Israel is missing a historic opportunity to lead a regional economic renaissance
Who could have imagined even a year ago that the Arab Spring would blow a fresh wind across the Middle East, opening minds and hearts to new possibilities. Now in the next chapter of this remarkable story, the Palestinians are taking their quest for statehood to the United Nations. Perhaps no other issue in the Middle East packs as much symbolic value as this one, and holds as much potential to be a catalyst for profound change.
But the reactions of the US and Israeli governments are key to what happens next. Both should jettison their fears and old thinking, and embrace this wind of change. How? By boldly supporting the bid to include Palestine as a member state of the United Nations.
The reason to do this is not only that it’s the right thing to do morally, but also because it’s a smart thing to do from Israel’s economic standpoint. The Israeli economy is a mess, which has resulted in massive demonstrations and occupations of city centers by Israeli protesters that have crippled the domestic scene. On September 3, some 450,000 Israelis thronged the streets of Tel Aviv and three other towns, calling for affordable housing, cheaper food, and better social services.
Israel has much to gain from a peaceful and prosperous Middle East, as well as to contribute to it. In June I attended a roundtable discussion in Barcelona which featured over a dozen young leaders of the Arab Spring, from Egypt, Tunisia, Algeria, Jordan, Palestine, Morocco and more. It made me tingle to hear these young people tell about the successful struggle they were waging for freedom, democracy and a better life, albeit at great personal cost and danger. The realization struck me over and over, “These are the people who my country should be wholeheartedly supporting.” They had strongly embraced much of the American/western creed, and they clearly represent the best possible future for the Middle East.
The region needs the vitality and budding entrepreneurialism of these young Arab leaders. And Israel, being a central part of the region, likewise needs these young Arab leaders. A more farsighted Israeli leadership – as well as American leadership – would recognize that a peaceful and prosperous Middle East and Mediterranean basin is in Israel’s best interest. A transformation of the region by the emerging democracies and developing economies of the Arab Spring would contribute much to Israel’s own peace and prosperity. Israel is an island in a sea of potential commercial opportunities which would be greatly expanded by a deepening of the Arab Spring.
Indeed, Israel could become a key economic and technology hub for the region, and lead a badly needed regional Renaissance. Premier Israeli companies like Mellanox, Allot Communications, SodaStream International, EZchip Semiconductor, Orbotech and Teva Pharmaceutical are well-positioned to benefit from a revitalized regional economy. Israel could be to its region what Germany has been to Europe – the hub of a robust commercial zone where a rising tide lifts all boats.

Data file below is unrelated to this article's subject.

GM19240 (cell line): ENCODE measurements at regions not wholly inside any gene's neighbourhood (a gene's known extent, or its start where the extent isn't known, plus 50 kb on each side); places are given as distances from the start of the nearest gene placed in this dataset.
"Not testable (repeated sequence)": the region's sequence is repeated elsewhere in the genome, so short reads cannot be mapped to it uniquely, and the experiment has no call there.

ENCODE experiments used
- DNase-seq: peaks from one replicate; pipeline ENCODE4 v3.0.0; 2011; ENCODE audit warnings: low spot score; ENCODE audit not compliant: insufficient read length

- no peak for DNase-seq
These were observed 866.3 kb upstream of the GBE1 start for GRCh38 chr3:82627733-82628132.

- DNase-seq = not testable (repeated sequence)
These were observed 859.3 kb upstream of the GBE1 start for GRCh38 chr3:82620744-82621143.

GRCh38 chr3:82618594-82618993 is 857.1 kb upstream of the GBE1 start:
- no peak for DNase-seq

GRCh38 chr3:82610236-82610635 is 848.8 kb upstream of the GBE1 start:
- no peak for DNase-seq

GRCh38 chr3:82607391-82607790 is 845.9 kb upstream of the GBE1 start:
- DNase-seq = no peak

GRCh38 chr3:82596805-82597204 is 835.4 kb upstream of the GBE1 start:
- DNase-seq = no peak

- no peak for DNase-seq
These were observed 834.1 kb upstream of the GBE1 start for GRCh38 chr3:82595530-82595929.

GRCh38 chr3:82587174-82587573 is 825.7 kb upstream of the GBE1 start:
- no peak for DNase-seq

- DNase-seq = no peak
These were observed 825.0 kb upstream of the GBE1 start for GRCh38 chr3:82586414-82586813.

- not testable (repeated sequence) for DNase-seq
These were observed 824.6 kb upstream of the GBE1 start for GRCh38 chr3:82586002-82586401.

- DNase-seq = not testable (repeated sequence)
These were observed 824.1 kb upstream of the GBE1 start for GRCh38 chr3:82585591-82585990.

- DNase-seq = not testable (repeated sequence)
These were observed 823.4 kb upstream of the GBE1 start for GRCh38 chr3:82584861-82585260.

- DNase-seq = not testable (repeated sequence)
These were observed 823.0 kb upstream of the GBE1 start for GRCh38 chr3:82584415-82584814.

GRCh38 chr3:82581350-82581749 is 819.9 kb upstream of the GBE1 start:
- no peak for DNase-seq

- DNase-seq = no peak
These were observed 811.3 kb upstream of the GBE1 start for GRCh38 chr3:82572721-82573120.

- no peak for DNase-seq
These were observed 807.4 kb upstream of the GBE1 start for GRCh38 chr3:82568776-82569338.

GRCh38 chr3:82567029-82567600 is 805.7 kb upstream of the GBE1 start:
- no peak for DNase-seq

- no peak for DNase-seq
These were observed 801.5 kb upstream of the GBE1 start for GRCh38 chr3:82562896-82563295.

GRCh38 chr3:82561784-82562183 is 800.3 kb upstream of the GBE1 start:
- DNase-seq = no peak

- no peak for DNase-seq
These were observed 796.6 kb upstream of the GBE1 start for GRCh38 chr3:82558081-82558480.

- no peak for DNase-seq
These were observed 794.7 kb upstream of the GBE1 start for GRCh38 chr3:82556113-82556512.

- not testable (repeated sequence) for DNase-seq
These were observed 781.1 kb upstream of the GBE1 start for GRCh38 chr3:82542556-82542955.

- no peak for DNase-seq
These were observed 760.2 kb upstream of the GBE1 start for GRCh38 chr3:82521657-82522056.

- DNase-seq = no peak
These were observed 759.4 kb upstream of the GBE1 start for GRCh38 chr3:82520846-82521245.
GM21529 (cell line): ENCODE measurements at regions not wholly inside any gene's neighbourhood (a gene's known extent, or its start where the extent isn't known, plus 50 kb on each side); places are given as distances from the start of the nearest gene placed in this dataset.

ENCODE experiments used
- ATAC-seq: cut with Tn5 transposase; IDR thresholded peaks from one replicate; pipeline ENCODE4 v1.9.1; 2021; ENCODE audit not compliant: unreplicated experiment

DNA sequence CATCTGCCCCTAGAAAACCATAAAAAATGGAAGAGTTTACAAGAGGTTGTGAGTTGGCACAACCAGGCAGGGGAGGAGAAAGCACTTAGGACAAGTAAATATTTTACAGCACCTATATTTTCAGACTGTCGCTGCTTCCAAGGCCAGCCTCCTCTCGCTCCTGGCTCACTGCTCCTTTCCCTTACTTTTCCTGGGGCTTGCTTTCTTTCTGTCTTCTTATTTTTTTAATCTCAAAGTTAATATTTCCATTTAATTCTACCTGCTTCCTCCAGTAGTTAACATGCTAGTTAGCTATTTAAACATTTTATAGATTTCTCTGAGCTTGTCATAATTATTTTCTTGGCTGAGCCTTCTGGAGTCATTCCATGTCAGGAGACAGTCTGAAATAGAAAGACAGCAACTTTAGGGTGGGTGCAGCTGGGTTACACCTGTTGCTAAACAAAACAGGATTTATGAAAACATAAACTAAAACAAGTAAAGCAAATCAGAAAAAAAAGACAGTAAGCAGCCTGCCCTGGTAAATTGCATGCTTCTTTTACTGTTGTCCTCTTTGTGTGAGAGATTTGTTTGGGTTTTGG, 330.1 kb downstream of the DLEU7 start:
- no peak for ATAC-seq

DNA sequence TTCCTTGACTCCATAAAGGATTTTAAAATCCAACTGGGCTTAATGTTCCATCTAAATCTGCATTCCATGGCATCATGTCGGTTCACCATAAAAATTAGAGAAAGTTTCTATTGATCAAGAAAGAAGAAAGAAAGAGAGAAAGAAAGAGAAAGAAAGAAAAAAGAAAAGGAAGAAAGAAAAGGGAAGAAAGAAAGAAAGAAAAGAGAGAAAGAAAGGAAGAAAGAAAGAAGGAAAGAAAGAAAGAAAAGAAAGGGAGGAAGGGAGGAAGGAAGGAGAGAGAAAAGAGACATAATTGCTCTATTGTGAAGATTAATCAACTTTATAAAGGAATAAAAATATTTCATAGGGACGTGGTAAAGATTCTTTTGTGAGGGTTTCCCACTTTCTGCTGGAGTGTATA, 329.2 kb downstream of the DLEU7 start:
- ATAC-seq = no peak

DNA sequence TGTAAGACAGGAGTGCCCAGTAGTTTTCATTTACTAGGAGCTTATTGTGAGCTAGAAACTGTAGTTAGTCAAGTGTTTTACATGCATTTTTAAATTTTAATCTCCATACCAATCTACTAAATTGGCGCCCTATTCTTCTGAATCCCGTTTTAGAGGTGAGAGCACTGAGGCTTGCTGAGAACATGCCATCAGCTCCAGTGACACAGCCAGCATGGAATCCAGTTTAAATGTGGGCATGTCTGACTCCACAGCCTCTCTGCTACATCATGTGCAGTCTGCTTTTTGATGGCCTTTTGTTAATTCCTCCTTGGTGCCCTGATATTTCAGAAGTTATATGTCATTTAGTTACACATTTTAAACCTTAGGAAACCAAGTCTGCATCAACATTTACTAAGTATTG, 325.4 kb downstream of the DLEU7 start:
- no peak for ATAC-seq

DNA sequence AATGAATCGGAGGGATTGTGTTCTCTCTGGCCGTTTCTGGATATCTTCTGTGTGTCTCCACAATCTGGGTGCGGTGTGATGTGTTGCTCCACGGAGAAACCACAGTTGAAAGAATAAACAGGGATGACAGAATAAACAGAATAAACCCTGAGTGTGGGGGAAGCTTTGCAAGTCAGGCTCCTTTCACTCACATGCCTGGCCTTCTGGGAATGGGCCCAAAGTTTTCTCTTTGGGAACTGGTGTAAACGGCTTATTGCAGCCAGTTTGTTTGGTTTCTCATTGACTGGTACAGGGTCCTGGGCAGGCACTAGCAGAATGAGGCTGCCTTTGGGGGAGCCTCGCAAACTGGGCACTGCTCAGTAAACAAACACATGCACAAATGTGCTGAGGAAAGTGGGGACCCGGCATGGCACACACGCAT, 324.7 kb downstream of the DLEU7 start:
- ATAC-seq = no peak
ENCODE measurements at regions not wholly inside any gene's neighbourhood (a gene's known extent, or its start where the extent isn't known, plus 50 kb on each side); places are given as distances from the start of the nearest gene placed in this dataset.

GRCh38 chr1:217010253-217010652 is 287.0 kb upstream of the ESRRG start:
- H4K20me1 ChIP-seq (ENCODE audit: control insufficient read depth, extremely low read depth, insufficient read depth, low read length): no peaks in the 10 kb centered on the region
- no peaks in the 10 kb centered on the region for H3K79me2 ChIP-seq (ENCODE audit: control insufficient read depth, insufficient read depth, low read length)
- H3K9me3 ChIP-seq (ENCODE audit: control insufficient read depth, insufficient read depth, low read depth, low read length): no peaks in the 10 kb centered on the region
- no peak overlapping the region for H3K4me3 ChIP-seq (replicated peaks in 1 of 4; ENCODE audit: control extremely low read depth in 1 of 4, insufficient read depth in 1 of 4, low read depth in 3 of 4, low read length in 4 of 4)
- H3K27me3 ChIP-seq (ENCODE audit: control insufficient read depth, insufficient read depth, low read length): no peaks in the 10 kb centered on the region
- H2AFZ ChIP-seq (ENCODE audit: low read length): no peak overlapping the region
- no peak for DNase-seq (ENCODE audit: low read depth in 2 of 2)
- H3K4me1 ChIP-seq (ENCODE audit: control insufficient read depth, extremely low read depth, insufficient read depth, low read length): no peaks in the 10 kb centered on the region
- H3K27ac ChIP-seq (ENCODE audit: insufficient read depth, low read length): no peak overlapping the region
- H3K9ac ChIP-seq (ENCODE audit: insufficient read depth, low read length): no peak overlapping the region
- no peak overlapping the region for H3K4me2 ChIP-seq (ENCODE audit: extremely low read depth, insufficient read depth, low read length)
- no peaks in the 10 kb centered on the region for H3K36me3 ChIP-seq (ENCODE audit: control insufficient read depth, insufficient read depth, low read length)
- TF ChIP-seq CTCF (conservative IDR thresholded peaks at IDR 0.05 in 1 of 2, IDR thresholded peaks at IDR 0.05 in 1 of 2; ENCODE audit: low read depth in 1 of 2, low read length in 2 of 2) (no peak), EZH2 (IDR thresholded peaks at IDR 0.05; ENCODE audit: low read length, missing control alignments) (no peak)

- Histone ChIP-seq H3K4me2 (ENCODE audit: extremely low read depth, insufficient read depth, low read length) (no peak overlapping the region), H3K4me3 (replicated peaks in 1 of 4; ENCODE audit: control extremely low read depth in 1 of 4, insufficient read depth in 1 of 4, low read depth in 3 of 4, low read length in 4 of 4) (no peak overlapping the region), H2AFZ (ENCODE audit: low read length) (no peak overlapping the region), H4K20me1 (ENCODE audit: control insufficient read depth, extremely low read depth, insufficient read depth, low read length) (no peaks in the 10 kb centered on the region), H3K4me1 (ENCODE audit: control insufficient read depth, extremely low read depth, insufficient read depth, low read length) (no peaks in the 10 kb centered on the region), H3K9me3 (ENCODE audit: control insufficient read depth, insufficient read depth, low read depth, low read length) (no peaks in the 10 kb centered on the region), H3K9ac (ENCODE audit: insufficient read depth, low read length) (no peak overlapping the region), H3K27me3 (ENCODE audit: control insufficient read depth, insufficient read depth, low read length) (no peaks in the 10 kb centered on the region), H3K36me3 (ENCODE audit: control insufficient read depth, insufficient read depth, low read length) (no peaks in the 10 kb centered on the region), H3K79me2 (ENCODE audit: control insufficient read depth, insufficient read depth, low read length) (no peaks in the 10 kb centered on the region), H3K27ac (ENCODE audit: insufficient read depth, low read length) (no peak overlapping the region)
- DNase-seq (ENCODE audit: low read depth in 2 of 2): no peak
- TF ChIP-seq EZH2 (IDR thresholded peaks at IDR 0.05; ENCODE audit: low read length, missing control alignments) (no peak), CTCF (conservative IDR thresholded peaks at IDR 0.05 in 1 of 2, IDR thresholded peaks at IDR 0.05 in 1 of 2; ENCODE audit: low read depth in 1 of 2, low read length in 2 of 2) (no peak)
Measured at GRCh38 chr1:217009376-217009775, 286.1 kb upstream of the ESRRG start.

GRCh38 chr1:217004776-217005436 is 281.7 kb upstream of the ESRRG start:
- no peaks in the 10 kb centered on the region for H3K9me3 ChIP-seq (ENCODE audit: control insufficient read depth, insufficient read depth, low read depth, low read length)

All that’s needed is some vision and courage to stare down the extremists on both sides. In effect, Israel would be swapping some land for real prosperity and future opportunity, as well as normalized relations with its neighbors. People who trade together generally do not make wars against each other, as Germany, Britain, and France have discovered.
But instead the Israeli leadership under Prime Minister Benjamin Netanyahu is trapped in fossilized thinking centered around land disputes. His government is arguing over who gets the olive trees instead of over how to maximize the regional economy. Like the United States, it is plowing precious resources it can ill afford into its military, subsidized with $3 billion annually from US taxpayers who are stretched thin by slashed budgets and austerity.
Despite that sizable American subsidy, still the Israeli economy is a mess. Rather than enabling the Netanyahu government’s bungling of both the domestic economy and relations with the Palestinians, the US government should push the Israelis to get more serious about negotiating over a two-state solution. Israeli foot-dragging over Hamas not recognizing Israel’s right to exist might seem justified, but it really just provides a fig leaf over the failures of Israel’s own short-sighted leaders. After all, nothing will undermine Hamas’ credibility more than making gains in bilateral negotiations with the Palestinian Authority.
The momentum of the Arab Spring is still gaining velocity, from Libya to Syria, but the US and Israel are about to miss another historic opportunity. If Nixon could go to China, then Netanyahu should be able to go to the Palestinians and say, “Go to the UN. We will stand with you and support your petition.” And then all parties should return in earnest to the negotiation table to settle outstanding claims, inspired by the recognition that an Arab Spring combined with an Israeli Spring would be a watershed moment for this still young 21st century.